Enhanced In-Situ Anaerobic Bioremediation of Chlorinated Solvents at the Hangar K Site, Cape Canaveral Air Force Station, Florida

Site Name:

Cape Canaveral Air Force Station, Hangar K


Cape Canaveral, Florida

Period of

Phase I (Pilot-scale) — June 1999 to June 2000
Phase II (Full-scale) — June 2000 to April 2006



Enhanced In-Situ Anaerobic Bioremediation

Phase I (Pilot-scale):
-- Approximately 110 gallons of food-grade soybean oil was injected into one injection well at an average flow rate of 0.36 gallons per minute (gpm) and with 20 to 32 pounds per square inch (psi) of back pressure.
-- Following injection, a pneumatic diaphragm pump was used to remove groundwater and mobile vegetable oil in order to leave the oil in a non-mobile phase.
-- Over the three weeks following injection, a peristaltic pump was used to continue to remove oil free oil until additional oil could not be extracted. Approximately 62 gallons of oil was recovered and 48 gallons of oil remained in the aquifer.

Phase II (Full-scale):
-- Over 33 injection points, a total of 1,815 gallons of pure soybean oil was injected. Each injection was followed by an injection of 200 gallons of native groundwater to help distribute the oil.
-- The maximum oil injection flow rate was 9.2 gpm and maximum injection pressure was 28 psi.
-- Injection wells and groundwater monitoring wells were installed using cone-penetrometer technology (CPT) rig. Additional/replacement groundwater monitoring points were installed using a Geoprobe® rig.

Cleanup Authority:
Not Provided


AFCEE Project Manager:
Erica Becvar
3300 Sidney Brooks
Brooks City-Base, TX 78235
(210) 536-4353

Remediation Contractor:
Bruce M. Henry
1700 Broadway, Suite 900
Denver, CO 80290
(303) 831-8100

Dichloroethene (DCE); Tetrachloroethene (PCE); Trichloroethene (TCE); Vinyl chloride; Volatiles-Halogenated

Waste Source:
Accidental release of chlorinated solvents that were stored and used at the missile assembly facility.

Type/Quantity of Media Treated:
Groundwater (160 acres of contaminated groundwater plume)

Purpose/Significance of Application:
To determine if vegetable oil would act as a suitable substrate to enhance reductive dechlorination rates. Also, to determine the effect on the contaminant mass through partitioning of the chlorinated solvents within the oil.

Regulatory Requirements/Cleanup Goals:
Not Specified

Phase I (Pilot-scale):
-- The concentration of TCE and it dechlorination products decreased by up to three orders of magnitude within the first month (from 100,000 micrograms per liter [ug/L] to 110 µg/L).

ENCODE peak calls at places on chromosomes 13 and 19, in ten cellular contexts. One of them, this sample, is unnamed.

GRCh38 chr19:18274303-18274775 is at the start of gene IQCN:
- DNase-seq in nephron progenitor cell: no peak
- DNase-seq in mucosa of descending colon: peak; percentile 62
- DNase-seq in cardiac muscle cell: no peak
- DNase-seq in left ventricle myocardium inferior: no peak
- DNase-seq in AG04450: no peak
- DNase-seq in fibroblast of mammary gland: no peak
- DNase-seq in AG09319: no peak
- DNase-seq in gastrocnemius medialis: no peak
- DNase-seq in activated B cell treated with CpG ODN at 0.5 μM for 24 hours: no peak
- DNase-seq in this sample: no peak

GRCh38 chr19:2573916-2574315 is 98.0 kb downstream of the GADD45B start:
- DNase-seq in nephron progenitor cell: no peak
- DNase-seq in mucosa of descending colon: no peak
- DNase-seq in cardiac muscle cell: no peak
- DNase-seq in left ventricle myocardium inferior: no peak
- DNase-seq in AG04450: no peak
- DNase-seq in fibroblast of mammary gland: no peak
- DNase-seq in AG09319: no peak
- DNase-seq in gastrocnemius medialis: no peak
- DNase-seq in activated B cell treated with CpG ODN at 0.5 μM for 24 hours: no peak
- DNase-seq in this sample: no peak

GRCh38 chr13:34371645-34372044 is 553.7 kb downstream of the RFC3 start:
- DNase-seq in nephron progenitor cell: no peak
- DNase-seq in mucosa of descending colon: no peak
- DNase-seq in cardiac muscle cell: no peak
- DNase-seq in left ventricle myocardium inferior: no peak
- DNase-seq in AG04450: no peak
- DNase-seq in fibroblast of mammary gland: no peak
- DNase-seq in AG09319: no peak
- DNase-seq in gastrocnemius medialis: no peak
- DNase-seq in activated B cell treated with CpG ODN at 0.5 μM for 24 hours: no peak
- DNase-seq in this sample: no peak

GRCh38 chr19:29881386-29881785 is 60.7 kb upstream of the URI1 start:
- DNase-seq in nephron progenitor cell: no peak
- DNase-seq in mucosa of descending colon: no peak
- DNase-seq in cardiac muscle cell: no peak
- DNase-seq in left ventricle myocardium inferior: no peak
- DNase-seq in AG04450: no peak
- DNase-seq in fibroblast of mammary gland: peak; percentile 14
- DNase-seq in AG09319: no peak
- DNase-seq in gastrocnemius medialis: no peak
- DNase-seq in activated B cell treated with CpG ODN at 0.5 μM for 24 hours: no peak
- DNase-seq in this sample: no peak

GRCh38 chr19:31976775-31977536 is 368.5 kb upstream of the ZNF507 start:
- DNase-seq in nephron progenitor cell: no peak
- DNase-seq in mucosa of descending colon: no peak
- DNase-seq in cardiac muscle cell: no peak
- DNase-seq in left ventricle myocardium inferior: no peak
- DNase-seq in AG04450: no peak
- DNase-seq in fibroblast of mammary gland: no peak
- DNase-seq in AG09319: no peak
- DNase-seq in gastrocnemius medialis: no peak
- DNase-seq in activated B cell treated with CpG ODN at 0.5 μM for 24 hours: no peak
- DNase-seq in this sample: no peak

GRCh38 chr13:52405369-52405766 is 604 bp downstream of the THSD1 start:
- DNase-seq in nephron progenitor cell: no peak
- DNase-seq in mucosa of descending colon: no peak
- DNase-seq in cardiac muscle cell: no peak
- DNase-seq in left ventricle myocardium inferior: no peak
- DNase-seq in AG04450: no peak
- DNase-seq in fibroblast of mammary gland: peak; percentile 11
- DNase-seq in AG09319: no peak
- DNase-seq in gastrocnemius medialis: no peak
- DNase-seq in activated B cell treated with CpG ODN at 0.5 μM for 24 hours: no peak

-- Groundwater sampling results indicated strongly anaerobic conditions and limited reductive dechlorination.

Phase II (Full-scale):
-- Measurements of the oxidation-reduction potential indicated an optimal environment for reductive dechlorination.
-- Concentrations of TCE in the treatment zone decreased approximately four orders of magnitude.
-- Increases as well as decreases in daughter dechlorination products show a reduction of TCE as well as a reduction of the daughter compounds. Increases in ethene concentration point toward the dechlorination of vinyl chloride, which is the last step in the dechlorination process.

Cost Factors:
The total capital cost for the Phase I pilot test was approximately $72,000. Cost for the Phase II full scale application totaled approximately $97,000. Cost for installation of the Phase II injection and monitoring system, and conducting substrate injection was approximately $67,000. The cost for performance monitoring averaged approximately $24,000 per sampling event, including project management, procurement, and reporting. To date, six Phase II performance monitoring events have been conducted over the 69-month period from July 2000 through April 2006. Total costs to date for the Phase II demonstration are approximately $241,000.

The Hangar K Site is located in Cape Canaveral Air Force Station, Florida. It was previously used as a missile assembly facility where launch support activities occurred and chlorinated solvents were stored at the site. Accidental release of the solvents into the shallow unconfined aquifer beneath and downgradient from site resulted in a 160-acre groundwater contaminant plume consisting of TCE and its daughter dechlorination products. The maximum TCE concentration in the groundwater was 300,000 micrograms per liter (µg/L), at a depth of 4 to 6 feet below the ground surface.

The injection of vegetable oil enhanced reductive dechlorination of chlorinated ethenes (PCE, TCE, DCE, and VC) in groundwater at the Hangar K site. Both pilot- and full-scale studies demonstrated that reductive dechlorination could be enhanced by supplementing the natural concentrations of organic carbon via injection of food-grade soybean oil. Concentrations of TCE were less than 5.0 µg/L at all locations sampled within the treatment zone. This represents a reduction in TCE concentrations in groundwater by approximately four orders of magnitude.